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Does Sleep Affect Weight Loss?

Alexander Singh
June 6, 2022

Losing weight is challenging and requires a few significant lifestyle changes that greatly impact and affect a person's health and life. A majority of people think of diet and exercise as the only important factors affecting weight loss.

However, there is one more crucial element that we often forget about, which is proper sleep; yes, you read it right. Having a good night's sleep and proper rest after a long day is as essential for the body to lose weight as a healthy diet and an active lifestyle.

Why is Sleep Important?

Sleep is the body's way of resting after working all day. Like every other person and living thing in the universe, our bodies and minds also need some time off to rest and reset. Sleep is essential and crucial for the body and mind to function properly, develop immunity, fight diseases, and ensure proper metabolism. 

Sleep is interconnected to each part, organ, and aspect of our body and life, while greatly impacting our health and well-being. Surprisingly our body has an internal clock known as the 'circadian rhythm' that operates according to a 24-hour cycle. 

This circadian rhythm notices and manages our body and energy levels when we get tired, sleepy, refreshed or alert. The circadian rhythm is also responsible for predicting and impacting our moods when we get enough sleep and don't get enough sleep, leading us to irritation, stress, lack of concentration, and so on. 

What Counts as Quality Sleep? 

Sleep quality depends on how well you have slept and how restful and restorative you feel afterward. Your quality of sleep differs from the quantity of sleep you have got. For example, you may have slept for ten hours but with disruption and wakefulness. 

While on the other hand, you sleep only for five hours without disruption and feel energized and calm like never before. The latter experience happens due to the quality of your sleep. The quality of sleep can be measured by four factors, which are discussed below:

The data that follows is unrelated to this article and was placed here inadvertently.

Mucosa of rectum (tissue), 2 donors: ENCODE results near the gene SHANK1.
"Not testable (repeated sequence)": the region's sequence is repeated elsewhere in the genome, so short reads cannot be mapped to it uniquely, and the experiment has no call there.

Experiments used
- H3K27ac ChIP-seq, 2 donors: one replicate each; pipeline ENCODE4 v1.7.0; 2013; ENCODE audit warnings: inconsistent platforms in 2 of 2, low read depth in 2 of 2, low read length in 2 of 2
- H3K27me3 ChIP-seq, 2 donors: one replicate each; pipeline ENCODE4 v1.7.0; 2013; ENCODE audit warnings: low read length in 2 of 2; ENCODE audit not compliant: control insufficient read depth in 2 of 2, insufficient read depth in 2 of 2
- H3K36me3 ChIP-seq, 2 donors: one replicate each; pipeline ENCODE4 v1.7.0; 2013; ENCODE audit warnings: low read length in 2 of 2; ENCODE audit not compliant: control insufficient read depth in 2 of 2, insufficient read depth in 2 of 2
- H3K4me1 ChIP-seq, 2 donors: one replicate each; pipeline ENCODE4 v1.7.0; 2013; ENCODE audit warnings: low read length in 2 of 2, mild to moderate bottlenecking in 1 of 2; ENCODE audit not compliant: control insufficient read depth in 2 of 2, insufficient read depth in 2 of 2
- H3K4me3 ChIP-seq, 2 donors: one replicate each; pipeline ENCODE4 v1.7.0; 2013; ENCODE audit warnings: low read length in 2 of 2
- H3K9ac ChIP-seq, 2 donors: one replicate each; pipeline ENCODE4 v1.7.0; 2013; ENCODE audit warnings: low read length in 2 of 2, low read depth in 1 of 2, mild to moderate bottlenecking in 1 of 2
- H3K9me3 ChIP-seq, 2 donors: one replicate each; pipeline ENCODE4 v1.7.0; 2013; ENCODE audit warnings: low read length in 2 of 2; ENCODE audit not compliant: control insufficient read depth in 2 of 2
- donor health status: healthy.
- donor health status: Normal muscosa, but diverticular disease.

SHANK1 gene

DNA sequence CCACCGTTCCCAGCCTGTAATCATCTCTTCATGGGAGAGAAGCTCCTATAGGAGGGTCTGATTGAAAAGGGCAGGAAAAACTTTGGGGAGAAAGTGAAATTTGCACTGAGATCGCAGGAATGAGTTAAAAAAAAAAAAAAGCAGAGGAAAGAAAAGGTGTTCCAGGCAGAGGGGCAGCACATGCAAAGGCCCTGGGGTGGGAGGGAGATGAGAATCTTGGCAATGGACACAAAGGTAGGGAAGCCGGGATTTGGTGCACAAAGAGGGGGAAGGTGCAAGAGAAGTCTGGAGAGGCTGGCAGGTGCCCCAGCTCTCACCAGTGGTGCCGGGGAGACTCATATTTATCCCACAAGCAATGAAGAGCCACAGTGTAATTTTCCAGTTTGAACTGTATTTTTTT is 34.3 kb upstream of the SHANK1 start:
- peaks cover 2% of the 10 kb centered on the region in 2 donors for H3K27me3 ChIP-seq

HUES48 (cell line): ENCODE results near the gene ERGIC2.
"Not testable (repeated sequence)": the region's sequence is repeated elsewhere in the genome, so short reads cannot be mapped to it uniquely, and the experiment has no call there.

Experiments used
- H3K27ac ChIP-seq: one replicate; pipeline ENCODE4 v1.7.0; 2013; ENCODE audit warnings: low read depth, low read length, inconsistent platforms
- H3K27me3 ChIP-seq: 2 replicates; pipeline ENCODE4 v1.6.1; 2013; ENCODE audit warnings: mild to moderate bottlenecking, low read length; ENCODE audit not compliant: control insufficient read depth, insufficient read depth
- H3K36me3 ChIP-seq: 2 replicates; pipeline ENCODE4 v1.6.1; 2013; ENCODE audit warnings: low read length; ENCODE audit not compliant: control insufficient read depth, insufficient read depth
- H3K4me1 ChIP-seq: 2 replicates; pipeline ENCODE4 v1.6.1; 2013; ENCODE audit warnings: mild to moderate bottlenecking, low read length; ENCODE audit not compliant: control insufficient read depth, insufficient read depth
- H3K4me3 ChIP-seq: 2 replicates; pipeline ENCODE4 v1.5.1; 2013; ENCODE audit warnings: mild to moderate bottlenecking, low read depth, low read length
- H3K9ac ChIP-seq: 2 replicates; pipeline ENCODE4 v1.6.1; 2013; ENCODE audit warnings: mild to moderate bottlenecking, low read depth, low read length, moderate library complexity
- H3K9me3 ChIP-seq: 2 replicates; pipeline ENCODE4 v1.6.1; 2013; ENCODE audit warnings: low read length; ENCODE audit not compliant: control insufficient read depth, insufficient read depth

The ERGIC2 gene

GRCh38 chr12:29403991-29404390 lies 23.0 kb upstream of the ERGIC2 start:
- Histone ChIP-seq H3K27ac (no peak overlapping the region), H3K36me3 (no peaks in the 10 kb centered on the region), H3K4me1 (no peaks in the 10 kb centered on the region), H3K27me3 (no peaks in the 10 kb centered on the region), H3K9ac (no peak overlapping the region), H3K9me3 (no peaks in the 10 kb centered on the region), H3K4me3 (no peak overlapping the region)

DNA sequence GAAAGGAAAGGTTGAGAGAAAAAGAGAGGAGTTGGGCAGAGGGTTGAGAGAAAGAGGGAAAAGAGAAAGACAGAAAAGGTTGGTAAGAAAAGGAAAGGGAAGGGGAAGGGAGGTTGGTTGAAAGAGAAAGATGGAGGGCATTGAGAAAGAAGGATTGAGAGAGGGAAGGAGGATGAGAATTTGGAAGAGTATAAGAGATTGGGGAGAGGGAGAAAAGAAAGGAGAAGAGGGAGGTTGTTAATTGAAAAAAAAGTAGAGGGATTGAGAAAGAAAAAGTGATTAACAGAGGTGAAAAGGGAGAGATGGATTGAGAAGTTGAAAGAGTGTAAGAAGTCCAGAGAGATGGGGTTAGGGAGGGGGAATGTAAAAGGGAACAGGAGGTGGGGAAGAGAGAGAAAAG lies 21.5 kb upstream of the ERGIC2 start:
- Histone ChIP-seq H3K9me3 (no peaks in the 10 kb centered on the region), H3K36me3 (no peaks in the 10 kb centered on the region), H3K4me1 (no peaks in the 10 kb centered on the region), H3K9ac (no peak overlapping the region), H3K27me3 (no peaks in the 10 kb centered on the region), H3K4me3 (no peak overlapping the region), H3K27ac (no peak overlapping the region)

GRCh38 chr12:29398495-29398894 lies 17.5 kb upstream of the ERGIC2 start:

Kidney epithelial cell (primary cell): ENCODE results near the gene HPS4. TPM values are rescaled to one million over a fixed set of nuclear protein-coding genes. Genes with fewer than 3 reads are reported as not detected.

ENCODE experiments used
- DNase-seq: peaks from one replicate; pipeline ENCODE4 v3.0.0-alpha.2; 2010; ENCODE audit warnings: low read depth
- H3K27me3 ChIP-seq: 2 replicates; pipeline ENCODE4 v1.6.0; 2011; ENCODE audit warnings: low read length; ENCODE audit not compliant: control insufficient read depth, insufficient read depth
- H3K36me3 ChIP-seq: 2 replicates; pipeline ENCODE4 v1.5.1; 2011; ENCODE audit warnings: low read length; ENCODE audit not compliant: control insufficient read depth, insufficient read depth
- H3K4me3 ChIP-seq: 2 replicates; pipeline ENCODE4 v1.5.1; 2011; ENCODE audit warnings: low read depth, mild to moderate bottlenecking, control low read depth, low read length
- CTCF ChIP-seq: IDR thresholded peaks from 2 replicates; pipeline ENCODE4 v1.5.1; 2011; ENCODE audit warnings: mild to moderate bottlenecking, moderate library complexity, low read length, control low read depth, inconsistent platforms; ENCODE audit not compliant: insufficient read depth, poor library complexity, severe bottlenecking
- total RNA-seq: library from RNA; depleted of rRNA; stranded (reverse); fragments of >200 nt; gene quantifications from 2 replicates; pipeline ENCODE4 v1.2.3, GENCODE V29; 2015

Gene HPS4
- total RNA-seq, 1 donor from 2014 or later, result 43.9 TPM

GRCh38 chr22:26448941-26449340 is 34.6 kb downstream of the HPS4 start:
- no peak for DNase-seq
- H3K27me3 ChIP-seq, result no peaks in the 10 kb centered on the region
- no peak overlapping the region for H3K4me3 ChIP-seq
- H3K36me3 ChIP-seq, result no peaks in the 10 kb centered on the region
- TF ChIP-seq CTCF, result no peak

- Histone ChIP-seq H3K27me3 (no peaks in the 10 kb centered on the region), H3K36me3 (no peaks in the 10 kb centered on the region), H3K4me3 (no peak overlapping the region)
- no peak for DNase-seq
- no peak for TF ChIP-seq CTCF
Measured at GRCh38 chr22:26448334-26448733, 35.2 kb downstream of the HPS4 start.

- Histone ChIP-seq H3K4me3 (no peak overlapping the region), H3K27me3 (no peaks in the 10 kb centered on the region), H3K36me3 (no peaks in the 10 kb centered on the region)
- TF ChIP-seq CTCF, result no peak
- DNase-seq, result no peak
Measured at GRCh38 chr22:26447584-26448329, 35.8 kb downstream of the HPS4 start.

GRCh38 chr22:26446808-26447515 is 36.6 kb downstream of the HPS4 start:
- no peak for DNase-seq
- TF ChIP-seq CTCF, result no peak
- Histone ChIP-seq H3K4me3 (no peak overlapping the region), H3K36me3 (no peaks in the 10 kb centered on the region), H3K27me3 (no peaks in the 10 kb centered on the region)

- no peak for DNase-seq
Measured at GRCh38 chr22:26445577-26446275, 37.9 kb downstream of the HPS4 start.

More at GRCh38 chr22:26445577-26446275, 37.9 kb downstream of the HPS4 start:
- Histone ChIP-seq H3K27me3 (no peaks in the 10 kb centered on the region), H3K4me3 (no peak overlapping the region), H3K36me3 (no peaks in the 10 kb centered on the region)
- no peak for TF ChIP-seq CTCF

• Sleep latency: Sleep latency means the duration you take to drift off to sleep after you go to bed. Taking around 30 minutes to fall asleep after going to bed or less counts as good quality sleep. 
  • Sleep waking: This refers to how many times you wake up during your sleep for any reason or due to any disruption. Waking up only once or not at all implies a good quality sleep. 
  • Wakefulness: This factor refers to the time and number of minutes you stay awake due to interference after going to sleep for the first time. It is considered good quality sleep if you stay awake only for twenty minutes or less.
  • Sleep efficiency: This measurement is the amount or percentage of which you sleep while in the bed without any wakefulness, sleep waking or any other disruption. Anything around 85 percent or greater is considered a qualitative sleep percentage.

What is Sleep Hygiene? 

Sleep hygiene is simply the environment you create, and your routine for sleep. Maintaining a healthy and peaceful environment in your bedroom, and a calm and relaxing routine contributes to good sleep hygiene.

Sleep hygiene also depends on a few factors, and you can follow effective sleep hygiene by working on the following things:

  • Set a sleep schedule: Set a proper sleep schedule by having a fixed sleeping and waking up time. Prioritize your sleep above everything else, and take shorter naps during the day, as they can affect your night's sleep.
  • Set a nightly routine: Keep your nighttime routine consistent, and take out 30 minutes every night to relax in bed. Dim your lights and unplug your electronics while practicing your favorite relaxation method.